Chapter: Memory Management
The goal of any Java memory analysis is to optimize garbage collection (GC) in such a way that its impact on application response time or CPU usage is minimized. It is equally important to ensure the stability of the application. Memory shortages and leaks often lead to instability. To identify memory-caused instability or excessive garbage collection we first need to monitor our Java application with appropriate tools. If garbage collection has a negative impact on response time, our goal must be to optimize the configuration. The goal of every configuration change must be to decrease that impact. Finally, if configuration changes alone are not enough we must analyze the allocation patterns and memory usage itself. So let’s get to it.
Since Java 5, the standard JDK monitoring tool has been JConsole. The Oracle JDK also includes jStat, which enables the monitoring of memory usage and garbage-collector activity from the console, and Java VisualVM (or jvisualvm), which provides rudimentary memory analyses and a profiler. The Oracle JRockit JDK includes JRockit Mission Control and the verbose:gc flag of the JVM. Each JVM vendor includes its own monitoring tools, and there are numerous commercial tools available that offer additional functionality.
Memory shortage is often the cause of instability and unresponsiveness in a Java applications. Consequently, we need to monitor the impact of garbage collection on response time and memory usage to ensure both stability and performance. However, monitoring memory utilization and garbage collection times is not enough, as these two elements alone do not tell us if the application response time is affected by garbage collection. Only GC suspensions affect response time directly, and a GC can also run concurrent to the application. We therefore need to correlate the suspensions caused by garbage collection with the application’s response time. Based on this we need to monitor the following:
The JVM memory dashboard (Figure 2.11) shows that the tenured (or old) generation is growing continuously, only to drop back to its old level after an old-generation GC (lower right). This means that there is no memory leak and the cause of the growth is prematurely-tenured objects. The young generation is too small to cope with the allocations of the running transactions. This is also indicated by the high number of young-generation GCs (Oracle/Sun Copy GC). These so-called minor GCs are often ignored and thought to have no impact.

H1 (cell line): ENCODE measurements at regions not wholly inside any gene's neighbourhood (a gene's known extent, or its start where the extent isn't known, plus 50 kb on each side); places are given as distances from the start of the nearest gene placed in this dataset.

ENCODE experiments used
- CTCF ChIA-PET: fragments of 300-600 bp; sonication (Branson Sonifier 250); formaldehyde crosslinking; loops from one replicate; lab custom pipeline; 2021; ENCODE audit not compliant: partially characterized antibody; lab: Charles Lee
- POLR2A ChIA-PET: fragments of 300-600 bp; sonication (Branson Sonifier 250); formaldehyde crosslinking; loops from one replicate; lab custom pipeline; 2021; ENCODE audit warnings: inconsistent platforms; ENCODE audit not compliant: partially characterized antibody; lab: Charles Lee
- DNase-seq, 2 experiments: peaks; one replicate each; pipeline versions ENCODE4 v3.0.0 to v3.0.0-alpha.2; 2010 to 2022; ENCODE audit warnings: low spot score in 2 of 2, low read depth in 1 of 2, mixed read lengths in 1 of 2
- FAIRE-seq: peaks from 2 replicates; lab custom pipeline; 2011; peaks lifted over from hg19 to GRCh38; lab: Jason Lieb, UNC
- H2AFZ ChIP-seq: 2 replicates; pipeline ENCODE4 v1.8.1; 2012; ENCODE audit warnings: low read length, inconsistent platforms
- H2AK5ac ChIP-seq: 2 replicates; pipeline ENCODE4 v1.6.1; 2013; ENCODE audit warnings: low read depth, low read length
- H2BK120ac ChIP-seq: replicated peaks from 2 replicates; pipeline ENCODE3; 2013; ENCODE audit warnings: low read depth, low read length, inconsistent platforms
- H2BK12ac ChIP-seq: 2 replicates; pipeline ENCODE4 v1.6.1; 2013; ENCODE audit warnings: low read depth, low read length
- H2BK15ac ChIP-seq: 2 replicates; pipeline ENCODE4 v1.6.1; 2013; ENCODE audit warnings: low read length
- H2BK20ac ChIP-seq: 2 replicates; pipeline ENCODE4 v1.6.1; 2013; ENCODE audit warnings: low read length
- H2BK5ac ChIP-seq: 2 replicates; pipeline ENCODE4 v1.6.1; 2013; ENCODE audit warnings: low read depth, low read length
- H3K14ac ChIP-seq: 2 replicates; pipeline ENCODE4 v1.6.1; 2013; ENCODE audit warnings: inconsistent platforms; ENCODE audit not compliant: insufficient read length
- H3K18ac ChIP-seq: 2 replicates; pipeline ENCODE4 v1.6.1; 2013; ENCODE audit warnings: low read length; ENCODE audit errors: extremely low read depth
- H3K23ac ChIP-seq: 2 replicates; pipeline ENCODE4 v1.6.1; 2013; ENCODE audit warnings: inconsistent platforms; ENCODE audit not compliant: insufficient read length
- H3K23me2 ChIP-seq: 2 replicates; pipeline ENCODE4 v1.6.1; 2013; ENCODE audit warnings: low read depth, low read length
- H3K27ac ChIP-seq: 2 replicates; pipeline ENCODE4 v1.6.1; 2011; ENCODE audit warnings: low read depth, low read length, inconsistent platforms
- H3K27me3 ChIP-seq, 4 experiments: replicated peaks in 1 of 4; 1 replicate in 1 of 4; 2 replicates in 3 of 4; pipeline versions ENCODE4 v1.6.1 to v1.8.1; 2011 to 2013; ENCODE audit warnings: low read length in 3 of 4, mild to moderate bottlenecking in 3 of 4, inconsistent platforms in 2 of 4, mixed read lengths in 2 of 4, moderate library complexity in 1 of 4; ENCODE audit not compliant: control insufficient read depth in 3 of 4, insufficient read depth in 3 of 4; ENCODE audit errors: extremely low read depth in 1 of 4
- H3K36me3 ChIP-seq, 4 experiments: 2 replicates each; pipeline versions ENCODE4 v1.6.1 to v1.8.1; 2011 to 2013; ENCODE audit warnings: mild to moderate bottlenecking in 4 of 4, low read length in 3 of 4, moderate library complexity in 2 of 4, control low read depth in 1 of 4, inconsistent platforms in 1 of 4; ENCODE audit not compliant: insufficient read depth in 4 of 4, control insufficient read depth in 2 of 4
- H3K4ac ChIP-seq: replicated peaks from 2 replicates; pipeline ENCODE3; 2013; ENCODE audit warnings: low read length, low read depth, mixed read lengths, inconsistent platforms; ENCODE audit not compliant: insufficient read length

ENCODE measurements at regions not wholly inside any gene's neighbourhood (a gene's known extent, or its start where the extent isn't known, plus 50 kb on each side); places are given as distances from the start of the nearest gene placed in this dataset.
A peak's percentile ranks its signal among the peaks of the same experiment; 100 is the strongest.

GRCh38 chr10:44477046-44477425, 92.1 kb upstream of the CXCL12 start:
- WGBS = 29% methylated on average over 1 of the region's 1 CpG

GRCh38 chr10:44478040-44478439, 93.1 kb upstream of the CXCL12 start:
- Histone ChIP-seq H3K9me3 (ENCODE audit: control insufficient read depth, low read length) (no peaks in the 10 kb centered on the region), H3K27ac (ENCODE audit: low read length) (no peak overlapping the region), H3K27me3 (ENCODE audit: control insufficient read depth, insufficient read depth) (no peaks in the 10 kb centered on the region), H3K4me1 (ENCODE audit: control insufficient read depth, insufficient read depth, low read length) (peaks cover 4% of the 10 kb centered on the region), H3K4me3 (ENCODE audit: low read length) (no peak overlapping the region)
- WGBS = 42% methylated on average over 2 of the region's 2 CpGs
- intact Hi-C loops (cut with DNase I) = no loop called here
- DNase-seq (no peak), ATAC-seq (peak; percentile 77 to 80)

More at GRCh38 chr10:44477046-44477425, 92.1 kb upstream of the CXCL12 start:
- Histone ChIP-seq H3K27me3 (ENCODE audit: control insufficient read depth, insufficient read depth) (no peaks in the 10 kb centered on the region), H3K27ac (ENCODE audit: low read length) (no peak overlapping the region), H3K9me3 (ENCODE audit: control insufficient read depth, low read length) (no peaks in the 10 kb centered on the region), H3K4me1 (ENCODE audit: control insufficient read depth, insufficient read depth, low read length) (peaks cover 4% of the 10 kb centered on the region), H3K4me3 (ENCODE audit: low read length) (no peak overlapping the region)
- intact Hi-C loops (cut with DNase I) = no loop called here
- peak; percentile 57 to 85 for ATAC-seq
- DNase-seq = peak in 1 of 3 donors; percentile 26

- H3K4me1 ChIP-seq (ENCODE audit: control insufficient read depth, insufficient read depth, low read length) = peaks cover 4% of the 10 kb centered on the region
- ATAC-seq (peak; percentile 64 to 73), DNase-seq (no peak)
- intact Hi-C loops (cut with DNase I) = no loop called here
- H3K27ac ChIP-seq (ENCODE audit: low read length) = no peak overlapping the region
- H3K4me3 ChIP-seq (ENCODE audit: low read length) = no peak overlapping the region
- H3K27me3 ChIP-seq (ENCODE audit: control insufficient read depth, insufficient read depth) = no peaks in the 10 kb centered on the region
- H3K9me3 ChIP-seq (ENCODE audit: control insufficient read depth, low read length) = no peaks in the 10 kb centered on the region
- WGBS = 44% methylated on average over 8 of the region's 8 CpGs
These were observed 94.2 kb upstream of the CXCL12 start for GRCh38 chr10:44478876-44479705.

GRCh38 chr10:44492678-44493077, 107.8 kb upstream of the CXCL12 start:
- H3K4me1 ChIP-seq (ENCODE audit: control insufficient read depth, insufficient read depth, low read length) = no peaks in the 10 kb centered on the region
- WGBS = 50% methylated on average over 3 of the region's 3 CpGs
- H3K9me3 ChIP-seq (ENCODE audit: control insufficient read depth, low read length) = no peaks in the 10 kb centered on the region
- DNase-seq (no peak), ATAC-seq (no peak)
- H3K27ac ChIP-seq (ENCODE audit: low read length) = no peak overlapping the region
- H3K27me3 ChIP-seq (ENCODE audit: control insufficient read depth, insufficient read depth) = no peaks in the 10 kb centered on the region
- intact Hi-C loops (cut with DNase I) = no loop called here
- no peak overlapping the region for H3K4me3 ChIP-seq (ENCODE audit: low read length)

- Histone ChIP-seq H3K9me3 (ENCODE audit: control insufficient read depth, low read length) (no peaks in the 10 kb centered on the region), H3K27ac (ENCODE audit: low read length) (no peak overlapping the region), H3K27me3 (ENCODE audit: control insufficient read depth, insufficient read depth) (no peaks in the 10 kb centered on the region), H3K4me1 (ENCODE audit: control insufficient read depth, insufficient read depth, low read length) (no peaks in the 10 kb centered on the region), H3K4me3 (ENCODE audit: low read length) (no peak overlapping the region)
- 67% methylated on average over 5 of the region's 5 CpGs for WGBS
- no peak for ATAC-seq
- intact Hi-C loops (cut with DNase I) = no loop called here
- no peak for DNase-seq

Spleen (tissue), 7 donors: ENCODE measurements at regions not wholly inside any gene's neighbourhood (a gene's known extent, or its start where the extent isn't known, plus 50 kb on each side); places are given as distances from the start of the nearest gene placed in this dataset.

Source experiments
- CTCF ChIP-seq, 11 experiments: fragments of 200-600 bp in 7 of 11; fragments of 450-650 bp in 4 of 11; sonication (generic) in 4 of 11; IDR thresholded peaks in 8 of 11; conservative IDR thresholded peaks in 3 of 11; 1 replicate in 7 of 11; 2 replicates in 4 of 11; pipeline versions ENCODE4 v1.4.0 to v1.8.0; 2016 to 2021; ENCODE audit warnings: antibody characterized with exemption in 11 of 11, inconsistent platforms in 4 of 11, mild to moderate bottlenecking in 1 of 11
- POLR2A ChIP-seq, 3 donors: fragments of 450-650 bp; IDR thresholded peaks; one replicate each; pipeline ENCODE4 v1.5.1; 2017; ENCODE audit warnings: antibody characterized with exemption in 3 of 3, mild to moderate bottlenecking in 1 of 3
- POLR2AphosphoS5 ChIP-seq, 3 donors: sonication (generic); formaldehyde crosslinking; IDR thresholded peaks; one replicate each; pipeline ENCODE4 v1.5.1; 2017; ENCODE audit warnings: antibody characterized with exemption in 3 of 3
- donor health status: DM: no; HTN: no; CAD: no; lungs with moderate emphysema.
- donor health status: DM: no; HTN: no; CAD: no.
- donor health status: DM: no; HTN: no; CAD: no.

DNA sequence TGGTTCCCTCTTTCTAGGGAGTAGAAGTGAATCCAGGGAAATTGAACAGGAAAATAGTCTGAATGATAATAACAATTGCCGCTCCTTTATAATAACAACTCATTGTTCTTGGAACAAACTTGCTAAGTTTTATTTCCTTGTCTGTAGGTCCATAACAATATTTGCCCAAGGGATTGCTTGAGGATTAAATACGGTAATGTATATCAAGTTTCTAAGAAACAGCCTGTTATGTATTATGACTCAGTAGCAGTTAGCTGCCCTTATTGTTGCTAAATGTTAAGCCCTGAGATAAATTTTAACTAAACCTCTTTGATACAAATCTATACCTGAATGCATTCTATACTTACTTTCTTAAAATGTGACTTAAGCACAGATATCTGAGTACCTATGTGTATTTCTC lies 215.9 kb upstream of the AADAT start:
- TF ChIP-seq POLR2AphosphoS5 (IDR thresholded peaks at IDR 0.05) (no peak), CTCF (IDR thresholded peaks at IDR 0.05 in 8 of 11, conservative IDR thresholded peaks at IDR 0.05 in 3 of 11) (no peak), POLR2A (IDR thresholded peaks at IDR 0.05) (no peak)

The JVM will be suspended for the duration of the minor garbage collection; it’s a stop-the-world event. Minor GCs are usually quite fast, which is why they are called minor, but in this case they have a high impact on response time. The root cause is the same as already mentioned: the young generation is too small to cope. It is important to note that it might not be enough to increase the young generation’s size. A bigger young generation can accommodate more live objects, which in turn will lead to longer GC cycles. The best optimization is always to reduce the number of allocations and the overall memory requirement.
Figure 2.11: This shows how one can visualize JVM memory activty
Of course, we cannot avoid GC cycles, and we would not want to. However, we can optimize the configuration to minimize the impact of GC suspensions on response time.
GC suspensions represent the only direct impact on response time by the garbage collector. The only way to monitor this is via the JVM tool interface (JVM TI), which can be used to register callbacks at the start and end of a suspension. During a stop-the-world event, all active transactions are suspended. We can correlate these suspensions to application transactions by identifying both the start and end of the suspension. Effectively, we can tell how long a particular transaction has been suspended by the GC. (See Figure 2.12.)
Figure 2.12: The two bars represent the transaction duration with and without GC suspension. Meaning the difference represents the performance impact of the Garbage Collection
Only a handful of tools allow the direct monitoring of suspensions, Dynatrace being one of them. If you do not have such a tool you can use jStat, JConsole, or a similar tool to monitor GC times. The metrics reported in jStat are also directly exposed by the JVM via JMX. This means you can use any JMX-capable monitoring solution to monitor these metrics.
It is important to differentiate between young- and old-generation GCs (or minor and major, as they are sometimes called; see more in the next section) and equally important to understand both the frequency and the duration of GC cycles. Young-generation GCs will be mostly short in duration but under heavy load can be very frequent. A lot of quick GCs can be as bad for performance as a single long-lasting one (remember that young-generation GCs are always stop-the-world events).
Frequent young-generation GCs have two root causes:
If the young generation is too small, we see a growing old generation due to prematurely tenured objects.